By: Thandiwe Kubere
The authorised economic operator (AEO), in collaboration with the revenue services Lesotho held a session to raise awareness on the importance of trade, high production and the benefits that come with being part of the programme as well as its ability to improve the country’s economy. This was under the theme: experience hassle-free trade as and authorized economic operator.
The AEO is a company involved in the international movement of goods and approved by the revenue services Lesotho (RSL) complying with the world customs organization (WCO) or equivalent compliance and supply chains security standards. The AEO programme is therefore built to secure and facilitate global trade. It enhances the effectiveness of the international trade to quicken and enhance trade competitiveness.
It is for this reason that voluntary compliance is encouraged for economic operators to willingly offer to partner with customs and other regulatory agencies to manage risks associated with trade. This therefore affords regulators an opportunity to do away with most of the strict regulatory controls for meaningful participation in global trade.
All over the world, trade is the lifeblood of economies and economic growth, and without it, economic stagnation takes over. According to the RSL Commissioner General Norman Mapetla, agencies within countries are obliged to ensure that there is facilitation of trade into and out of countries. The kingdom of Lesotho is therefore, part of the world customs organization.
The awareness session for the AEO programme is a product of a landmark initiative of the WCO intended to advance the noble aims of ensuring that trade across borders for clients who are exemplary in compliance, competent in custom procedures as well as ensuring safety and security in their import/export activities enjoying unique benefits upon registering for the programme. The benefits include expedited clearance of goods, seamless supply chains, and reduced cost of doing business as well as predictability in trading across borders, amongst others.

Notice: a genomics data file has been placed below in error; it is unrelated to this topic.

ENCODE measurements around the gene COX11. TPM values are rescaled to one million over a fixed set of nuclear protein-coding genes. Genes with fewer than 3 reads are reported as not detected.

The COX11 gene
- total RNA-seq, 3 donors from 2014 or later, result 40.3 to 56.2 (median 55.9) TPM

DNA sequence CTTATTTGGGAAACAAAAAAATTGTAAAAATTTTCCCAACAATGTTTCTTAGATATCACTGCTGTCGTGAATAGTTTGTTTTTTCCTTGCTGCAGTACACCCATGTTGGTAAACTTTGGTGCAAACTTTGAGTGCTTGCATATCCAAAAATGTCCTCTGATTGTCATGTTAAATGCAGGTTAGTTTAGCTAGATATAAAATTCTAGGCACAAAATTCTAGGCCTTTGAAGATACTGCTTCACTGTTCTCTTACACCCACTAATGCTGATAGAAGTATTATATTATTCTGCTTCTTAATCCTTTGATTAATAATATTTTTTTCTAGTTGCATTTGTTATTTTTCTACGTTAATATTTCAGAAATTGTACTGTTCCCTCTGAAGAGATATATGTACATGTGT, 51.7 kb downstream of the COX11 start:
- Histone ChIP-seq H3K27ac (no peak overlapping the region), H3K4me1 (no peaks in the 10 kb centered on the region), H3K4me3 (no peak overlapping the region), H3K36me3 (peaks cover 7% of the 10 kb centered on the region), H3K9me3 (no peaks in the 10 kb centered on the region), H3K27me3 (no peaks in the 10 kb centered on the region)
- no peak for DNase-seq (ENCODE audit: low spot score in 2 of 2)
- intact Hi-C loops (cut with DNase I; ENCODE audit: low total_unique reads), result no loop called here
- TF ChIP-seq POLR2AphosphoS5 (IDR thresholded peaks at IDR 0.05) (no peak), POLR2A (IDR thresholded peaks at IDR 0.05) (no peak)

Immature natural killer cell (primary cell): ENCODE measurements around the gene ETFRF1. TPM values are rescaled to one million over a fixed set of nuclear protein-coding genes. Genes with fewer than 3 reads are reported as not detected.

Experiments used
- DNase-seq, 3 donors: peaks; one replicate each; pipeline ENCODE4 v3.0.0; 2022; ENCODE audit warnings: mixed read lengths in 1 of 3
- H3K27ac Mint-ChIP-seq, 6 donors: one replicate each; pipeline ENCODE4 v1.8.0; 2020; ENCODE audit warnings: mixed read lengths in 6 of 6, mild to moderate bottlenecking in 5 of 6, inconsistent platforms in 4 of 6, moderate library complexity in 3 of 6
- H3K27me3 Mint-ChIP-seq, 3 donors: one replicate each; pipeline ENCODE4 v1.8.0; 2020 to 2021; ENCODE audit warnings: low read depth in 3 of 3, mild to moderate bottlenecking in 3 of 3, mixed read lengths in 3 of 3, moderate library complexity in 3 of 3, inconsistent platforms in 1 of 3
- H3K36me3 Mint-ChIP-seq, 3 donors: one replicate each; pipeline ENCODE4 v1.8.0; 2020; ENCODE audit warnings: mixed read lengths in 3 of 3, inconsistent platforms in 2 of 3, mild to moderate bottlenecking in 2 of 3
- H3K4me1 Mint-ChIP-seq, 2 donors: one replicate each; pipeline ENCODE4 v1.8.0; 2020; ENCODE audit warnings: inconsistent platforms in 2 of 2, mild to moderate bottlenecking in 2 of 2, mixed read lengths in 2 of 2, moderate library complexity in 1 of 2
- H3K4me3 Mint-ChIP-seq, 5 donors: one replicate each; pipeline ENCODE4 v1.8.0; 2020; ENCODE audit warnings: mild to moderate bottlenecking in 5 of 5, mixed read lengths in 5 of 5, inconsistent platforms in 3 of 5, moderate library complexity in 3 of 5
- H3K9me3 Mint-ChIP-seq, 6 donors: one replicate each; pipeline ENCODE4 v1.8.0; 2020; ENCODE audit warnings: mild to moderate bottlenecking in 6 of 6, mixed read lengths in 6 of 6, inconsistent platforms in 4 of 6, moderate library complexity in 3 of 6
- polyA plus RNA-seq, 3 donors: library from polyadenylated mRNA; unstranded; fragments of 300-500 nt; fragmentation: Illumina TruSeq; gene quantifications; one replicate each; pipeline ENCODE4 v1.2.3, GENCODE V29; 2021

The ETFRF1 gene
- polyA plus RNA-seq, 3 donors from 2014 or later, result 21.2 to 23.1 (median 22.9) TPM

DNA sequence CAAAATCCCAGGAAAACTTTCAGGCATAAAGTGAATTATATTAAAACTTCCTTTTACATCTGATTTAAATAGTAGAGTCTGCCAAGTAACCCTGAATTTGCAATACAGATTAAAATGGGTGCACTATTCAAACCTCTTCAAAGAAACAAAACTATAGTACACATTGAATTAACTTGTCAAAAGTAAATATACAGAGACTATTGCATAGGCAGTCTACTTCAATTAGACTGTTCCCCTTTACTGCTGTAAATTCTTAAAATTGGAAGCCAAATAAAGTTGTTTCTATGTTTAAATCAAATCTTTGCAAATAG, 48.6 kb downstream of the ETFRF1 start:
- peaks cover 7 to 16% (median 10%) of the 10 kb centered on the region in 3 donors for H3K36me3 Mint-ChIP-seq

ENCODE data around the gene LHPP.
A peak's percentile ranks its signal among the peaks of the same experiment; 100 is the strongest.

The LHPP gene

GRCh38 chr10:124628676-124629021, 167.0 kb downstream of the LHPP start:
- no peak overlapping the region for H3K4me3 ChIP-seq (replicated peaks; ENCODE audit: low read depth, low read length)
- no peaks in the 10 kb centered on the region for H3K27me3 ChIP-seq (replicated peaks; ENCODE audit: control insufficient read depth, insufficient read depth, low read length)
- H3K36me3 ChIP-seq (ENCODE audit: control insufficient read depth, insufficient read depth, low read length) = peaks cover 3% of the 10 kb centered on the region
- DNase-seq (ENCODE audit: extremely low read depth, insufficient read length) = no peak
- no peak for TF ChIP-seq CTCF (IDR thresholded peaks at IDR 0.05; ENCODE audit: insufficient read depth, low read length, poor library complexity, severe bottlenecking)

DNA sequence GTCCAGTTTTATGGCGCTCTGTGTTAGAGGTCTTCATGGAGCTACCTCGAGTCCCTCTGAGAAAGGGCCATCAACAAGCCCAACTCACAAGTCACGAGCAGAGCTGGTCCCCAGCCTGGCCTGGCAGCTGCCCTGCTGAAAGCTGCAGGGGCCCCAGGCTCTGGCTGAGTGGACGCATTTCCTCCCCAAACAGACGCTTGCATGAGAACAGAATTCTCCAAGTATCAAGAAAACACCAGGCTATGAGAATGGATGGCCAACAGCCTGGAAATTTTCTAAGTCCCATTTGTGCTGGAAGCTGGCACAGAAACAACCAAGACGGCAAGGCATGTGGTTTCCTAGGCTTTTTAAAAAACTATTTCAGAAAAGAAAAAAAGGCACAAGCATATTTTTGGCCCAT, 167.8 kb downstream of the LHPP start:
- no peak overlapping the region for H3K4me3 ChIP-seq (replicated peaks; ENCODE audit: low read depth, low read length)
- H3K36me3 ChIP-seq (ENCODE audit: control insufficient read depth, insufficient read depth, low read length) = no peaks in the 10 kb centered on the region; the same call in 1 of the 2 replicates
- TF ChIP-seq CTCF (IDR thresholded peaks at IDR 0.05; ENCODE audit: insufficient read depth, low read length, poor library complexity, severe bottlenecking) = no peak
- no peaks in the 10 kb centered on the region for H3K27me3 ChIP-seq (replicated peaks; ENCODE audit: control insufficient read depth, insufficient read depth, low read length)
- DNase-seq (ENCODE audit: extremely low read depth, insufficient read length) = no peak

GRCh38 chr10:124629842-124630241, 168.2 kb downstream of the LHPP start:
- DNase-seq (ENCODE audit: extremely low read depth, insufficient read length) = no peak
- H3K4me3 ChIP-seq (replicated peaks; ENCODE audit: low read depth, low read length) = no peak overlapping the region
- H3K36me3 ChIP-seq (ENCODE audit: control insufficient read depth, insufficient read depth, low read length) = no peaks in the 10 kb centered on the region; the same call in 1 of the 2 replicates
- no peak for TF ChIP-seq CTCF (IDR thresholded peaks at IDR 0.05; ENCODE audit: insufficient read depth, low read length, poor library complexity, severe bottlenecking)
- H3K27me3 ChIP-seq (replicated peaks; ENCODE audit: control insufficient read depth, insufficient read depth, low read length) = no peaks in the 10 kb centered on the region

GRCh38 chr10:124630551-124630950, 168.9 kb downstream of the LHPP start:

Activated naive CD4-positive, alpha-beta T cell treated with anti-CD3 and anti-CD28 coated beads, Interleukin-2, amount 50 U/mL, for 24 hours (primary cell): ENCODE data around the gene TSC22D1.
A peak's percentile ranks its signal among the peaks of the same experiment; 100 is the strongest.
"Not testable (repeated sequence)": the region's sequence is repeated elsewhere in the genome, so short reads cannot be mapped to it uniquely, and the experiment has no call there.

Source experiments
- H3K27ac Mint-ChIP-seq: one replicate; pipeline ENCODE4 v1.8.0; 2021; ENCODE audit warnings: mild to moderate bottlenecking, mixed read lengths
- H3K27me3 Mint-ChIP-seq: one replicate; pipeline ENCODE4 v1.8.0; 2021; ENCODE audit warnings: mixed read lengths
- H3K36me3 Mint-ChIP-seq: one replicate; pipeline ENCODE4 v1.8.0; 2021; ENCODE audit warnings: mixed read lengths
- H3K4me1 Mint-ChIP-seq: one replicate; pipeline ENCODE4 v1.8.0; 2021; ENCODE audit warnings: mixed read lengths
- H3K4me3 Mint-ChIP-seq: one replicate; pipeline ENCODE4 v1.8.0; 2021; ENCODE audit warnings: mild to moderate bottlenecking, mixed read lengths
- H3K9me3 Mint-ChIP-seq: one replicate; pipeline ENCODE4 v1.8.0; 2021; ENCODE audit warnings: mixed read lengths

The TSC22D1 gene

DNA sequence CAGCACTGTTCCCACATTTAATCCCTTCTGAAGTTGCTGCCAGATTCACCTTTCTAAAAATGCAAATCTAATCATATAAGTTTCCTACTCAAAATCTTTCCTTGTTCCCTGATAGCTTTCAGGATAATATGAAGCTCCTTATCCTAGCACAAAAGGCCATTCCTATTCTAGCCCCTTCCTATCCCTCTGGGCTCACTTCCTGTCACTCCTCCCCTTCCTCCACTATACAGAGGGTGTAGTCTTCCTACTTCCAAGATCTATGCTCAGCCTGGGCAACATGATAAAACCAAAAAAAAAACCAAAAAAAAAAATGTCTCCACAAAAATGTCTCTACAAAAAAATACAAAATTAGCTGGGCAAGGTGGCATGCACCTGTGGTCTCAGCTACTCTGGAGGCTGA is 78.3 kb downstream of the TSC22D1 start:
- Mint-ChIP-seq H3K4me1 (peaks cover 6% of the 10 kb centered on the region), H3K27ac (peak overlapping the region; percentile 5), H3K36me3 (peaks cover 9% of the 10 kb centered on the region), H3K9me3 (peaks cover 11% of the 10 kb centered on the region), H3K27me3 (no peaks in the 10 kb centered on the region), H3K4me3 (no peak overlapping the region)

The programme is also a natural result of the modernization efforts of customs organizations across SACU, the SADC Region, the African continent and the world at large in order to simplify and harmonize border procedures for customers digitally through the use of technology.
Mapetla emphasized the pivotal factor of the successful implementation of the AEO programme in any country is collaboration and engagement of border agencies. This is through coordinated border management to reduce delays at borders as well as disorganized operations, without compromising on compliance, public safety and security. “It is our hope that this, in the context of the Kingdom of Lesotho, will be a noble ambition pursued with zeal and vigour”, he said.
Acquiring the AEO status is Lesotho has the benefits of opening doors for seamless trade in neighbouring countries and other regions of the world through the mutual recognition agreements.
The programme further seeks to achieve five goals. According to the executive secretary of Southern African customs union Thabo Khasipe, the top goal is industrialization achieved through export promotion for the entire region. Related to that, is ensuring the facilitation and logistics because through them the intended speed, reduced costs and predictability for trading across borders can be achieved. This is also to make sure that the country’s businesses within SACU have improved production and are competitive.
The third one involves taking advantage of the African continental free trade area opportunity agreement which seeks to make sure that Africa improves the level of intra-Africa trade as it is currently low because Africa seemingly trades more with other continents than within. “The pandemic and the war between Ukraine and Russia has actually highlighted our exposure as Africa towards the dependence on other parts of the world on essentials such as food. It is only when we can produce with high levels of productivity that we can say we have achieved independence, and it is only then if we trade amongst ourselves that we can say we are independent as Africa”, he said.